Ritu Kumar’s creations have an easy glamour, steeped in Indian heritage and contemporaneity. It has been so for over 50 years, a staggering milestone. At the recently concluded Hyundai India Couture Week in association with Reliance Brands, an FDCI initiative, the iconic designer sent out a collection that “celebrated the return of chintz and paid homage to India’s vast repository of design and craft”. We chatted with Kumar to learn more about the collection and her evergreen mind.
It was so nostalgic to see you walk with Aditi Rao Hydari, your showstopper. Filled up our hearts...
Well, I was also feeling pretty nostalgic. I was not going to walk, but Aditi got hold of me and it just happened.
The collection was very contemporary. Who is a Ritu Kumar bride in 2023?
You! I think the new millennium bride, who is structured with her own ideas, but at the same time, there is a lot of going back to the past as well. Generally, I find that, like for the other occasions they might wear a gown or something else, but very rarely have I seen them completely part company with their tradition. In Punjab, you’ll always see that the bride wants to wear something that fits into that Darbar Sahib feel. In Bengal, they will wear red. No one is going to wear black. In Gujarat, they wear white and red. In Kerala, they wear white and gold. So, in some ways, that tradition of what people find auspicious for the actual ceremony tends to stay. But you know there is a lot of experimentation for other occasions like a Mehndi or a Haldi. Now they have so many things. So, all the younger girls’ wardrobes are getting really full. For Indian clothes, it is no longer just a sari or a lehnga. There are so many variations. I think an Indian girl’s wardrobe is the most rich in the world. Many people have also changed what they wear for the actual ceremony. That is if they have a shaadi in Goa, they wear pastels, but inherently, it hasn’t changed too much, but where it’s changed is you can have a beach party and wear just about anything.
The minds of the kids have expanded, in the sense that they are open to fresh ideas and they like to make their own wardrobes, given what is available.
What was your creative headspace while putting this collection together?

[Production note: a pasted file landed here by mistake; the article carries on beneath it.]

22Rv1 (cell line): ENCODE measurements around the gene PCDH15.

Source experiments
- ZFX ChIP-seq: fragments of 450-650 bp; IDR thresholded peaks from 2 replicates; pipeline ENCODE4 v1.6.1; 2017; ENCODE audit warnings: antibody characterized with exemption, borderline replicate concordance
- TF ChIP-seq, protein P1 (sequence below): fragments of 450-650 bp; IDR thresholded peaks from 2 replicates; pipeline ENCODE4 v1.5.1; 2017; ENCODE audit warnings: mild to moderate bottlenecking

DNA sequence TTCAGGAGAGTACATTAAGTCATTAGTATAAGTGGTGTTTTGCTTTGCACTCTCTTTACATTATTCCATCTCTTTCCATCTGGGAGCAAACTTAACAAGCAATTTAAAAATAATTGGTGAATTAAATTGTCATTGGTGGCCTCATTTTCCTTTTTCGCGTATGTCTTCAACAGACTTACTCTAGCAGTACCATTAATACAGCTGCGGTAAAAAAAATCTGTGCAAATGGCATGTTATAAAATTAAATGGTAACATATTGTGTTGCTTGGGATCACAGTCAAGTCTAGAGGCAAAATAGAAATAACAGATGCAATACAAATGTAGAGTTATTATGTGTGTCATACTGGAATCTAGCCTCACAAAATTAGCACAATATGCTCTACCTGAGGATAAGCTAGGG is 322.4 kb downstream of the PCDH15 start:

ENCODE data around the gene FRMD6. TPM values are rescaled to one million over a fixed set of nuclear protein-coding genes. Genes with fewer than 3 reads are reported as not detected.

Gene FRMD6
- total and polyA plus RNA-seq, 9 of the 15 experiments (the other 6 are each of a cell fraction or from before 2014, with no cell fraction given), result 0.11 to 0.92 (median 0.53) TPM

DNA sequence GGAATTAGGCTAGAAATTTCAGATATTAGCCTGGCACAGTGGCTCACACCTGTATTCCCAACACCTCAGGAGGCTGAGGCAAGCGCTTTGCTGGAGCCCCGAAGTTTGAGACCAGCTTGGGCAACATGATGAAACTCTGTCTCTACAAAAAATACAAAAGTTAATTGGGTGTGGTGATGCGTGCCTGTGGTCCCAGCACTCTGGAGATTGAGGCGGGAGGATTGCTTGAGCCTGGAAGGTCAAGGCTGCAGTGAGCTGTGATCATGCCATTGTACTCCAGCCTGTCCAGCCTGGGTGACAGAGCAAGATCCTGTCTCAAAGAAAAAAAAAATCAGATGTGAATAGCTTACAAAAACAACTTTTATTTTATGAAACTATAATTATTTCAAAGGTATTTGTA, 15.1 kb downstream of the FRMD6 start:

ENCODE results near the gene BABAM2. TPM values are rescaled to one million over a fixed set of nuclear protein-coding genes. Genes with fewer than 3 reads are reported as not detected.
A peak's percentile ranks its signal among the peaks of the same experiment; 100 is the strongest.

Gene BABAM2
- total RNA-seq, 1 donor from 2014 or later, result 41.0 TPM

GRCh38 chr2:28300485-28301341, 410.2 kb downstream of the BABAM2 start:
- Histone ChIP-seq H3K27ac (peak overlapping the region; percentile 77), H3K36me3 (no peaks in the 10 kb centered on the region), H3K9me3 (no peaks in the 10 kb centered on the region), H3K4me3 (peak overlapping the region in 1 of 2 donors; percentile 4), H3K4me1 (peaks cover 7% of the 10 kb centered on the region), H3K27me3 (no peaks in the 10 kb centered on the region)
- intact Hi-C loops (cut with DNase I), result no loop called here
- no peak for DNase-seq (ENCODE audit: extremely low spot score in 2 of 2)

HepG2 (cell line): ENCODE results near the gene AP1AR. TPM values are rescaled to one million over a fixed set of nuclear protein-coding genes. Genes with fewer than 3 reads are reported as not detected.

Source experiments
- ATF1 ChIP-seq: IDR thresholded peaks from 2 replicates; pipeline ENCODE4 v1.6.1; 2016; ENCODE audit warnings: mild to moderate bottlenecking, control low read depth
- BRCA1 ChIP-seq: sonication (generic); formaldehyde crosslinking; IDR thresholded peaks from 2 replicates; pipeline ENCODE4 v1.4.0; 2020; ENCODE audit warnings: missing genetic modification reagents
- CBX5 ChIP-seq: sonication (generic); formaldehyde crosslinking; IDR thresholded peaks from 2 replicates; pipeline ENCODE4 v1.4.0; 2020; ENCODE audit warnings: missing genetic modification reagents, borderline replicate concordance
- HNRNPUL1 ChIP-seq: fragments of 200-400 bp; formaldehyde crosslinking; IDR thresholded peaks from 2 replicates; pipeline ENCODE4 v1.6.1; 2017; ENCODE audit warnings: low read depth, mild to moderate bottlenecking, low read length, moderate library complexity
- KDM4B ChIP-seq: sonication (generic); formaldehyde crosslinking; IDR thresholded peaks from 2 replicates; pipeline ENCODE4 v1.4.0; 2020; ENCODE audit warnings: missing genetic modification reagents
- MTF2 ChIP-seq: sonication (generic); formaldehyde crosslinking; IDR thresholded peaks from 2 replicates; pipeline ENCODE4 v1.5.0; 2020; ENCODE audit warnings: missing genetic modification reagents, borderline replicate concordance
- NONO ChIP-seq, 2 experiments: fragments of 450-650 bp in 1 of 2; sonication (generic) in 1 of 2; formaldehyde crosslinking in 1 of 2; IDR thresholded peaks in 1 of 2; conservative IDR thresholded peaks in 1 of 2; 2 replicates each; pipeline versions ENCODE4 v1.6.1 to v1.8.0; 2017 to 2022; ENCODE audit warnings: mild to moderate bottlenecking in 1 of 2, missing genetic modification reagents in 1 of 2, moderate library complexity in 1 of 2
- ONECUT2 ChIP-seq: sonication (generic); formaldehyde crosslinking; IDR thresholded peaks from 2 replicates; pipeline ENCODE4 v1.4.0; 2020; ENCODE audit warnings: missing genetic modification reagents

Well, what happens over the years, you start layering techniques. If there is an aesthetically done print, but it’s looking a little dull, then we put taar and tikkis on it. Now the third dimension comes in with shapes. Shapes are no longer what they were. So, now we are experimenting with cutting on the cross and there are capes and other things that go into it. We also had our Anarkalis, but with a twist.
The sari you styled on a model with a headgear was so dramatic...
This is how the younger generation would like to wear it, boots and a sari, a full blouse, not necessarily completely bare. There were accessories used on the arm and the headgear... it was a little bindaas and fun and a new way of wearing a sari, which everybody experiments differently with.
We also loved the piece on Lakshmi Rana...
It was a trouser suit, velvet, printed, with a little bit of work on it. The inner is one of our odhnis in organza with a bit of glitter on it. It’s a third dimension and not worn like a normal chunni. I like that. I always want it to be wearable. You don’t only want to go to a red carpet event in these clothes.
How have you stayed young at heart?
Well, I do some very young collections (laughs). (I would tell those starting out now) study Indian textiles. There is so much richness there that you will never run out of ideas. You can study a beautiful booti, but put it into a different format. Use Indian textiles as your base... printed, woven, and embroidered.
What takes up a lot of your time now? Have you let go of some responsibilities to focus on the things you want to do?
We have a very large design team and I do much more editing, the prints, but much less of everything that I used to do at one time. It’s like a parent (laughs). So, the advisory nature is a very big one because we are running so many labels now.
Is it difficult to let go?
No, I let go. I am very good at assigning responsibilities and letting them get on with it. You know you can just do this much by yourself. And, you shouldn’t. The next generation must learn.